Previous Page Table of Contents Next Page


People have had gardens near their homes for thousands of years. It is not so hard to imagine: fruit, vegetables and grains gathered from the wild were taken to family huts for meals. Some seeds fell to the ground; other seeds were released after the fruit had been eaten. The seeds germinated and grew, and were cared for by those in the family who knew what the plants were. This was the quiet arrival of the home garden. Being near the home made it easier to protect the garden from foraging wildlife and reduced the work of gathering food from the wild.

It is argued that farming practices evolved from simple home gardens; even today in many parts of the world the difference between farms and gardens is blurred. The main visible differences are important and telling: gardens generally cover a smaller area, yet they have a wider diversity of crops. Using land adjacent to houses, home gardens can be established and maintained with little capital and labour. Intensively managed, they can be highly productive all year round in tropical and mild temperate areas. They can be worked seasonally to avoid difficult cold or dry seasons and to fit in with other farming activities such as fishing, cultivating field crops and looking after livestock. A home garden can be a significant health and livelihood asset amongst urban households. Garden diversity includes vegetables and fruit and can include staple food crops, livestock, aquaculture and nursery production; plants for medicinal use, fuel and fibre, and plants for household social or spiritual functions such as flowers. All these items have an economic value in the smallholder farming system and many may be traded by barter or for cash.

In addition to the important economic function of production for consumption and income, the area around a home is used as a work area and a place to store farm produce and equipment; it also has important social functions. Trees may be planted for their beauty or to provide wood, fruit, privacy and shelter from wind and dust. Establishing or improving a home garden can assist a household's ecological sustainability and help sustain its livelihood. Potential benefits from integrating home gardens into smallholder farming systems include:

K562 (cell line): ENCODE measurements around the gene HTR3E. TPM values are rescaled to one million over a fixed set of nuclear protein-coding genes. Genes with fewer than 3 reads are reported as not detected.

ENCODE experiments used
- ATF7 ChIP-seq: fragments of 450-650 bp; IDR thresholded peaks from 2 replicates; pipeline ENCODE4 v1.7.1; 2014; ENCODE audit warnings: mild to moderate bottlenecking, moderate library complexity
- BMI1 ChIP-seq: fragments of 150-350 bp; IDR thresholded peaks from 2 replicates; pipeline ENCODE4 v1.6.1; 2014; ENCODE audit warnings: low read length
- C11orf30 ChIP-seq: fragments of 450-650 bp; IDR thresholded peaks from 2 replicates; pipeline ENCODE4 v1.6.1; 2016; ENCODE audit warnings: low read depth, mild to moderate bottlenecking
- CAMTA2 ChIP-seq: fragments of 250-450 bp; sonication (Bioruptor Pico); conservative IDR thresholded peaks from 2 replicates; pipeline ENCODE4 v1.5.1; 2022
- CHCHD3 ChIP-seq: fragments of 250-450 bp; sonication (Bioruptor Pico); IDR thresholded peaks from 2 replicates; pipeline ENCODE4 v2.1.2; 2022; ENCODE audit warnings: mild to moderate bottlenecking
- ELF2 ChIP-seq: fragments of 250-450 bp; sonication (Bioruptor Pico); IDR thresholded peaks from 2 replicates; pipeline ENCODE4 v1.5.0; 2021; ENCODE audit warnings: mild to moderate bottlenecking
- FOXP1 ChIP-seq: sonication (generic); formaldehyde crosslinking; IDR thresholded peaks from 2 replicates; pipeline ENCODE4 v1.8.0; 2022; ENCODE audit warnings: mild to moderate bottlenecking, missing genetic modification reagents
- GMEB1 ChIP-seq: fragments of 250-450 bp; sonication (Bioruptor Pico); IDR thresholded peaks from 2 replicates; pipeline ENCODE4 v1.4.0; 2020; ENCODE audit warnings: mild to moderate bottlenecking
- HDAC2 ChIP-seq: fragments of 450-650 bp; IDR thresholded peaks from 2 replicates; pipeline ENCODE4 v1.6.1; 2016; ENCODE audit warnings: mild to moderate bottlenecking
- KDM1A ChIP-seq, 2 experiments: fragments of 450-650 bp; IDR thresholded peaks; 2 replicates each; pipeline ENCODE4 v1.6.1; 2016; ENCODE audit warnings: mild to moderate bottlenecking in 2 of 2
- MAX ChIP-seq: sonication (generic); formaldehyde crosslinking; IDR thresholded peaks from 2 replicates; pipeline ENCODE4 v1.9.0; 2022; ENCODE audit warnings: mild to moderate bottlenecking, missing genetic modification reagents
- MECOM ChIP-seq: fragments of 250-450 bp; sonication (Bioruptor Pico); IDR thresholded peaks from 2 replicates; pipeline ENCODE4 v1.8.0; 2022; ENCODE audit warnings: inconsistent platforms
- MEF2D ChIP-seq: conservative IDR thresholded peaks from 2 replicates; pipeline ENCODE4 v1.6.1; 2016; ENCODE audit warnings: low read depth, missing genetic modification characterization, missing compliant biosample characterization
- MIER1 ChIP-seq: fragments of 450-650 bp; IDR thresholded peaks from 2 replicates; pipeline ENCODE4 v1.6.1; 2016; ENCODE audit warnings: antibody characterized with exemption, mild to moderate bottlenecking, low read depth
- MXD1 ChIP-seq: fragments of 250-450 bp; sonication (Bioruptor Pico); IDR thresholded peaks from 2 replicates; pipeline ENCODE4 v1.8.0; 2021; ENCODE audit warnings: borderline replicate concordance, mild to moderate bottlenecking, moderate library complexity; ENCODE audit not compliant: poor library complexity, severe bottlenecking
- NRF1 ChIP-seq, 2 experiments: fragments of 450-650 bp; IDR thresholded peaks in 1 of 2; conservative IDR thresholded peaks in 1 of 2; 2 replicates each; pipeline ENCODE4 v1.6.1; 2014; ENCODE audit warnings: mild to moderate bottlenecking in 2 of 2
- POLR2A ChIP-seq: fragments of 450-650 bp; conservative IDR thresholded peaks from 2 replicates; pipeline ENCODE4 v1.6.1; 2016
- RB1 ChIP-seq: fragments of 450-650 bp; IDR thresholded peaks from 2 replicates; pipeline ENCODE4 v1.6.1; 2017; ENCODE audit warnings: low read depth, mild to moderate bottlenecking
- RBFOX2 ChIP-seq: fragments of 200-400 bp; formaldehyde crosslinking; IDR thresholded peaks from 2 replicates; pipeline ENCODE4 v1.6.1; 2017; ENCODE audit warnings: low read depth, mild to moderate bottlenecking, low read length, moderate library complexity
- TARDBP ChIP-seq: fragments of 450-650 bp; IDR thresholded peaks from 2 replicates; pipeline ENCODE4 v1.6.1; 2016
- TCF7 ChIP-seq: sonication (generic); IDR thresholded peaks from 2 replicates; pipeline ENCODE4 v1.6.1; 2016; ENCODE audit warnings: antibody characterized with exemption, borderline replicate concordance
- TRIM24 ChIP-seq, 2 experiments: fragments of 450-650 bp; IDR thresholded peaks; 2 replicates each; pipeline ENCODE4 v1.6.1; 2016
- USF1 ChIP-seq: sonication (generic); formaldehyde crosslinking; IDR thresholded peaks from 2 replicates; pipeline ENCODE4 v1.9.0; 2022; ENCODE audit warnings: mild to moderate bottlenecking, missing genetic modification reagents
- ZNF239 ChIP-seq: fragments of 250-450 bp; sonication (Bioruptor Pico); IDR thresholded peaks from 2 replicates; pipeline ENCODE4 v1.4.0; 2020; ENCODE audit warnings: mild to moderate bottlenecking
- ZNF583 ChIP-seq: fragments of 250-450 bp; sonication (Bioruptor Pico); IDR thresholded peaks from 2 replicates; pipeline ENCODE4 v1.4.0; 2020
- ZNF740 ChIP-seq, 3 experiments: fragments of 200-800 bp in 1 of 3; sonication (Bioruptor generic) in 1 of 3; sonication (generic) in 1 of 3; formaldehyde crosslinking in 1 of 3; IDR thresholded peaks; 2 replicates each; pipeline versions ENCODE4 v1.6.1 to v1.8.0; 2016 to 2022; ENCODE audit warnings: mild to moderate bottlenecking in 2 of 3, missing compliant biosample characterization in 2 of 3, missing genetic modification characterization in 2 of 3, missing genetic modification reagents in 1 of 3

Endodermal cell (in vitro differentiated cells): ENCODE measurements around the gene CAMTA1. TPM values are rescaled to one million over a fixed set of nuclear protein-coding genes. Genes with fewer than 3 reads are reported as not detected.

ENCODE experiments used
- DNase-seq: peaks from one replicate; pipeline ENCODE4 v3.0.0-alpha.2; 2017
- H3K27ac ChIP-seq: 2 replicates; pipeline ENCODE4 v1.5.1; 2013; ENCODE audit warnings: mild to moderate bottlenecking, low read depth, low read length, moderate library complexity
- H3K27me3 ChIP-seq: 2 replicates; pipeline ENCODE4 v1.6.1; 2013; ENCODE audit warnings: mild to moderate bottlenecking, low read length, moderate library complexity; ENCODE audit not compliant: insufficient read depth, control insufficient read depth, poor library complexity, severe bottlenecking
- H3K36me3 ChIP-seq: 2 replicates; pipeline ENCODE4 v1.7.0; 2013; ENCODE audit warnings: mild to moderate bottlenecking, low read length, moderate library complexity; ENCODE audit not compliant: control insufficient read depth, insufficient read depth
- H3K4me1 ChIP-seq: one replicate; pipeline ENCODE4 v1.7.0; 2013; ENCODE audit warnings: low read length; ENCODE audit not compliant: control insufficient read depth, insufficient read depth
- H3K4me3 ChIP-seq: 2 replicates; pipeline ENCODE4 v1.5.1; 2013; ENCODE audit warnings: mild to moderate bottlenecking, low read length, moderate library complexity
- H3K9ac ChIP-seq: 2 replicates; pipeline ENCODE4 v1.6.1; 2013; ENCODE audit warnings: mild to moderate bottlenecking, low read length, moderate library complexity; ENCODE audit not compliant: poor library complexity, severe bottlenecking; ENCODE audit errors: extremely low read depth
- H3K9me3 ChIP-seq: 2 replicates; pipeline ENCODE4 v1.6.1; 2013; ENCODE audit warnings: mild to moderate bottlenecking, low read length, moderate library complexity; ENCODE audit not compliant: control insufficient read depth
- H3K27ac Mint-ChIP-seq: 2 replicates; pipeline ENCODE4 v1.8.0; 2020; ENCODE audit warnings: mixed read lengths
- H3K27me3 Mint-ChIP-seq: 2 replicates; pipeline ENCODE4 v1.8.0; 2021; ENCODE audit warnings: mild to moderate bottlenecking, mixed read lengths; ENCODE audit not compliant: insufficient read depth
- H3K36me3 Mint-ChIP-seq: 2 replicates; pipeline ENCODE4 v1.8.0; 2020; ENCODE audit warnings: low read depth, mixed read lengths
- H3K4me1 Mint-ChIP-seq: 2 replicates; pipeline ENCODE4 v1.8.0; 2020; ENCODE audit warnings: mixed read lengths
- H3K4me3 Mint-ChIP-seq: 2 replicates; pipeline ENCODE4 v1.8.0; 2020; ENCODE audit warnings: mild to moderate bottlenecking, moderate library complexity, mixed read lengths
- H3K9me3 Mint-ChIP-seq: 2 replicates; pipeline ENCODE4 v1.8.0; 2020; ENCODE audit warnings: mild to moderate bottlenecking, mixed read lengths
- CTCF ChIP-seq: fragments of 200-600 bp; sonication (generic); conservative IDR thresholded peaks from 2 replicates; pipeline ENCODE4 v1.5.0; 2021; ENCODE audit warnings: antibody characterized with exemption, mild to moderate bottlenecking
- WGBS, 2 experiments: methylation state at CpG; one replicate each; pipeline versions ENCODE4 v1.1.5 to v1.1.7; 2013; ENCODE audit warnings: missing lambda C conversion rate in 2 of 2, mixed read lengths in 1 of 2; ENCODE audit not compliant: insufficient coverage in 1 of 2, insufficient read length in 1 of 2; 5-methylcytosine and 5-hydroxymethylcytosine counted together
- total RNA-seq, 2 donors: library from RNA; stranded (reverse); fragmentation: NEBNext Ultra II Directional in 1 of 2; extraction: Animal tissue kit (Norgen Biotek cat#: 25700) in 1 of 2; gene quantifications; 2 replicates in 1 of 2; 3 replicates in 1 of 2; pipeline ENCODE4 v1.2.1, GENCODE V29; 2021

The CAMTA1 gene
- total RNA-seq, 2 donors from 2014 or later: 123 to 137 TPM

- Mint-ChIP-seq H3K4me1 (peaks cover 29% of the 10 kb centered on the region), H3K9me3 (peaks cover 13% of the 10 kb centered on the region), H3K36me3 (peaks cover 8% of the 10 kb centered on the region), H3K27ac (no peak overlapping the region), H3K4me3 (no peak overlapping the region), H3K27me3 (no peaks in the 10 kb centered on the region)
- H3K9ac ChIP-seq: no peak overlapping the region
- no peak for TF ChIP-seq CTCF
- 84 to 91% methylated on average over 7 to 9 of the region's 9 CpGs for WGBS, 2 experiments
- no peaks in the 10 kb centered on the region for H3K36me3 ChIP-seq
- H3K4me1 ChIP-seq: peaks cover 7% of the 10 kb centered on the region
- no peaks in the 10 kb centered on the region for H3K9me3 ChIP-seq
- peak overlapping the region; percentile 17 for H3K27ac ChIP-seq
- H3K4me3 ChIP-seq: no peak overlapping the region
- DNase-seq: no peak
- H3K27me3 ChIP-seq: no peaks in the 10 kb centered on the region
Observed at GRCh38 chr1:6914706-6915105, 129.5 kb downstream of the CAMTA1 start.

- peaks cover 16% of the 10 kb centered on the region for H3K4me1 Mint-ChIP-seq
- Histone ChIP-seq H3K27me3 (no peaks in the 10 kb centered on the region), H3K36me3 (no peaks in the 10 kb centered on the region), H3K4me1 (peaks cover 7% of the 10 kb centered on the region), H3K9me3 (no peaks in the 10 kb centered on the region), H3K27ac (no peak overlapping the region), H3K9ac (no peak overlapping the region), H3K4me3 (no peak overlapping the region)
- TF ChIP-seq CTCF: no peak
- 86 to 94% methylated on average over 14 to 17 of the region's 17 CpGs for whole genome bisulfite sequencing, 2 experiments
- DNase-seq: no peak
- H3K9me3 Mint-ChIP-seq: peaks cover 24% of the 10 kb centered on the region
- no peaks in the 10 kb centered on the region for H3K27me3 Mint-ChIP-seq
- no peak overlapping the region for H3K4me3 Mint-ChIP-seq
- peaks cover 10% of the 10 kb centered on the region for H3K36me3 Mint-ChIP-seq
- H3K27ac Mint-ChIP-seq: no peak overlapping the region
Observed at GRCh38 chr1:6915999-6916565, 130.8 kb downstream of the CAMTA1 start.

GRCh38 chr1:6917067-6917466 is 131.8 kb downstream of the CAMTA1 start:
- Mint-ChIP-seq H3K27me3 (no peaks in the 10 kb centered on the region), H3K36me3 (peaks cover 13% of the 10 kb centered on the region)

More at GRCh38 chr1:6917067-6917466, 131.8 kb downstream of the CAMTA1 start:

Despite this potential, the contribution of home gardens to livelihoods is often considered too small and their establishment too complicated for inclusion in agriculture and rural development. Economists and even households themselves sometimes find it hard to describe and value the benefits from a diverse home garden. Planners, research officers and extension officers often lack the information to identify opportunities for developing home gardens, and evaluate the feasibility of home gardens under particular conditions. Home gardening is traditionally handled as a minor activity by specialized horticulturists in agriculture research and extension institutions, independent of field crop, livestock and aquaculture institutions. To introduce integrated home gardens successfully, policy-makers and planners must take sufficient account of diverse and often location-specific economic, cultural and environmental conditions in traditional farming systems.

This publication will help agriculture, livestock and aquaculture specialists to see how home gardens can be integrated with other components of the farming system. The main focus is on semi-intensive, small-scale, diverse and integrated home gardens for rural income generation. The main objective is to create awareness about the prerequisites and semi-commercial opportunities available for improving livelihoods through appropriate home garden technologies. This book provides examples of successes and lessons learned, and points out considerations that are crucial to the successful integration of home gardens and agriculture on smallholder farms around the world.

Previous Page Top of Page Next Page